GENEVA, April 8, Reuter: An agreement on Afghanistan providing for the withdrawal of the estimated 115,000 Soviet troops there has been concluded and will be signed no later than April 14, U.N. mediator Diego Cordovez announced on Friday.

“The documents are now finalized and open for signature”, he told a news conference in Geneva where talks between Afghanistan, Pakistan, the Soviet Union and the United States have been going on since March 2.

“One of the points on which we have not yet an agreement is on the date for the signature”, he said, but he added: “It will not be later than the 14th”.

As well as the Soviet troop withdrawal, the settlement calls for noninterference in Afghanistan by outside parties.

But there are no provisions for a ceasefire to end the nine year old war between troops of the Soviet backed Kabul regime and Afghan. Mujahideen guerrillas.

The conflict has caused the deaths of one million Afghans and created five million refugees now living in Pakistan and Iran.

Cordovez also said all parties had agreed to push efforts to form a new Afghan government, which has been a paramount concern of the Mujahideen as well as Pakistan.

“At this crucial stage, all concerned will therefore promote the endeavors of the Afghan people to work out arrangements for a broad based government and will support and facilitate that process,” the U.N. envoy stated.

The four sides authorized the statement, he added.

The announcement by an obviously satisfied Cordovez followed statements on Thursday by the Soviet, Afghan and Pakistani leaders that obstacles to the accord had been removed.

Negotiations over the past six years had bogged down recently over a superpower dispute over the supply of military aid to their allies, but that appeared to have been resolved.

“It is not a perfect agreement, because it was worked out by human beings”, Cordovez. Said “The test of this agreement will come in its implementation and therefore | hope that people will give it a chance”.

The Soviet Union sent troops into Afghanistan in December 1979 to bolster a Marxist government under attack at the time by Islamic insurgents.

But Moscow’s involvement became costly economically and diplomatically, and since Soviet leader Mikhail Gorbachev came to power in March 1985 he has displayed increasing eagerness to staunch what he called a “bleeding wound”.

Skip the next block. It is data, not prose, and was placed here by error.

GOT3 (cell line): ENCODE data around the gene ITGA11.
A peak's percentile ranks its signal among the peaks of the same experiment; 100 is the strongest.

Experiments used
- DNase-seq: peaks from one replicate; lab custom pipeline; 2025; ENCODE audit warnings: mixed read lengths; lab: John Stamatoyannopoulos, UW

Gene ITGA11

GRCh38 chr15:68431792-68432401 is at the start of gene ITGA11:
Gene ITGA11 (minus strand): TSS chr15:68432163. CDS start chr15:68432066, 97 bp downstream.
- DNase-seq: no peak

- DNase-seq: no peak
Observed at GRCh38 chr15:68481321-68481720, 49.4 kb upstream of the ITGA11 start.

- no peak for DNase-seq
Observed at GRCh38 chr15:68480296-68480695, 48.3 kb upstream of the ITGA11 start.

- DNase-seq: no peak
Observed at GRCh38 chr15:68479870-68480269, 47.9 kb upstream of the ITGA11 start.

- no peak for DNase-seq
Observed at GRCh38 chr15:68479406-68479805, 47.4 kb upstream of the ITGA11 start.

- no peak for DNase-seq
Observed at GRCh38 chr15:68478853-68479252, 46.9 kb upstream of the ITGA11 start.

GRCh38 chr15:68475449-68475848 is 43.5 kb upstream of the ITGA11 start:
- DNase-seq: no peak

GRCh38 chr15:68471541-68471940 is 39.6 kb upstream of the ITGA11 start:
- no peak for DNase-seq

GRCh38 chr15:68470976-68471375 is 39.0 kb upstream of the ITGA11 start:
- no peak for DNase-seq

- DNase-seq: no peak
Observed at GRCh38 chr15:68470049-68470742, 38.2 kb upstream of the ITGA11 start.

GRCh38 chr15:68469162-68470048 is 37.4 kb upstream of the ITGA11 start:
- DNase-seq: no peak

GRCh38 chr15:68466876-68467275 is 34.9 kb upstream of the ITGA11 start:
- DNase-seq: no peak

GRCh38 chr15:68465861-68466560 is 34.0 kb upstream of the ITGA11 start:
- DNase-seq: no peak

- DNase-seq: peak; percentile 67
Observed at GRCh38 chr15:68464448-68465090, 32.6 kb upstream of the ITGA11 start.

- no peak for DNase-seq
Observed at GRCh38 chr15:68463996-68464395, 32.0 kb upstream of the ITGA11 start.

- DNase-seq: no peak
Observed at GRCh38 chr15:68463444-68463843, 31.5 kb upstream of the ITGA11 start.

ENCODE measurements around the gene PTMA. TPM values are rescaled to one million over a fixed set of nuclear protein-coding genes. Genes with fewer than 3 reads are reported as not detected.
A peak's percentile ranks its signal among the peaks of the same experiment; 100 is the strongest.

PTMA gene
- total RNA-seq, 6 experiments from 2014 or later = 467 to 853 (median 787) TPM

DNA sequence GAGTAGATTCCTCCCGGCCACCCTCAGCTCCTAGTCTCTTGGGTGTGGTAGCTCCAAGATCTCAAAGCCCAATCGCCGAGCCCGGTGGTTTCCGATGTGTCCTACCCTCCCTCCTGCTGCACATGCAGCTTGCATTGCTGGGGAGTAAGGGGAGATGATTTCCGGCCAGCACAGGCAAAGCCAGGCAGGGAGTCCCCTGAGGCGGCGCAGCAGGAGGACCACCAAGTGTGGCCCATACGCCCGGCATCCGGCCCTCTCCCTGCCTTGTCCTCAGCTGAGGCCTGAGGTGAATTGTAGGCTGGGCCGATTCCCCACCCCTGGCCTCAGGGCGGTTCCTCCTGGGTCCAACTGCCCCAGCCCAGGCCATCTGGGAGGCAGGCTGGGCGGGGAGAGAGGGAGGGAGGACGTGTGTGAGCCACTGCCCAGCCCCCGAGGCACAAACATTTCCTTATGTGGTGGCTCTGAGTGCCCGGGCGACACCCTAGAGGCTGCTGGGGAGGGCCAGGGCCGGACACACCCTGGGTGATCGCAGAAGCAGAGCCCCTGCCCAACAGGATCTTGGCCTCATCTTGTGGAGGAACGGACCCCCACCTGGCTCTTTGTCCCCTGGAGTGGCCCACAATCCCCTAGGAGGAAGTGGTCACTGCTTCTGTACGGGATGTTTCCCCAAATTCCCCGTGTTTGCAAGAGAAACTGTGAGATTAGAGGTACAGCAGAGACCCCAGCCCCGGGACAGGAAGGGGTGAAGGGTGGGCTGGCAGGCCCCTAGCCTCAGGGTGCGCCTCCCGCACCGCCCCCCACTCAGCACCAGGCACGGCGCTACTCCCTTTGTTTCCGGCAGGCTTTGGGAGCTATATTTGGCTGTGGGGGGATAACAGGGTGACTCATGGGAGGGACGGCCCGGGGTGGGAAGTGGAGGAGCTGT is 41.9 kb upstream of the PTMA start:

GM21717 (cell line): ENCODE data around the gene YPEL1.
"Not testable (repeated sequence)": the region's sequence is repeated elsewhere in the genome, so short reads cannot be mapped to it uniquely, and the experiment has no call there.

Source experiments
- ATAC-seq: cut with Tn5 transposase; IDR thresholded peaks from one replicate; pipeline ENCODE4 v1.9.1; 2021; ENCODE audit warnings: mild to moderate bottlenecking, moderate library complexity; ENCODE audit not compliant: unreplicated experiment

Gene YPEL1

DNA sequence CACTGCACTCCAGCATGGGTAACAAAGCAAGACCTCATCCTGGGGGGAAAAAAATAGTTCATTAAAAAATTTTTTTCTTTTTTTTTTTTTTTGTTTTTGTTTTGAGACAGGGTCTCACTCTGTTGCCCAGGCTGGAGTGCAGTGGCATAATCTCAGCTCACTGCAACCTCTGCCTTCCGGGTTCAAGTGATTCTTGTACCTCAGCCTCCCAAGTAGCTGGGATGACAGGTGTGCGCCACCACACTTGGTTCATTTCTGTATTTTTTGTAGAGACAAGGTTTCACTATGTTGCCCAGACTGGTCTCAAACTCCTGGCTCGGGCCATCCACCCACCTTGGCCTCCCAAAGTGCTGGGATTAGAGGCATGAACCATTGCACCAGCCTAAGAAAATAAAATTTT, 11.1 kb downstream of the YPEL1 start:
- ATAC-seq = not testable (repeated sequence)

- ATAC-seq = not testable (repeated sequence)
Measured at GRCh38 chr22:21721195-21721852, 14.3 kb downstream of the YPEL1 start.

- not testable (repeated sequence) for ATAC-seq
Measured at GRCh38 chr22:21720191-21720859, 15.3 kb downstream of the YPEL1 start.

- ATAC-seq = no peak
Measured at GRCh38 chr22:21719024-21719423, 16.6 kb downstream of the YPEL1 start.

The Cordovez announcement left unclear whether the Soviet Union and the United States would continue to supply military aid to their allies but he said he was sure all sides would show restraint. . The agreement’s noninterference provisions had originally been understood to ban arms supplies at least to the rebels, if not to the Afghan government.

But Washington refused to cut its military aid to the guerrillas unless Moscow, in Symmetry, also stopped supplying Kabul. Diplomatic sources said the superpowers were likely to issue statements either publicly or privately giving their interpretation of the documents.

These sources said Washington had made clear that it would match the level of Soviet assistance as long as this continued but would prefer to cut supplies if Moscow also did so.

Cordovez said he was convinced all sides would in fact “exercise restraint in taking any actions which might be even deemed to be at variance with both the letter and the spirit of this agreement”.

A separate formal statement by Cordovez appeared to meet Pakistan’s request for agreement in principle to form a new Afghan government.

“It has been consistently recognized that the objective of a comprehensive settlement implies the broadest support and immediate participation of all segments of the Afghan people and that this can best be ensured by a broad based Afghan government”, he said.

Only Afghans could decide their future government, he added.

“The hope was therefore expressed that all elements of the Afghan nation, living inside and outside Afghanistan, would respond to this historic opportunity”.


Pakistan suggested during the talks that Cordovez mediate between the Afghan factions in the formation of a government and said earlier that it could not sign any agreement until progress was made towards forming a new administration.

In personal remarks, Cordovez said: “The Afghans are tired of hostilities and they don’t want any more suffering”

He added: “They deserve peace, the Afghans, and they know that and therefore there is no doubt, as I said, that they will work together to establish the peace that this settlement is intended to achieve”.

Article extracted from this publication >> April 15, 1988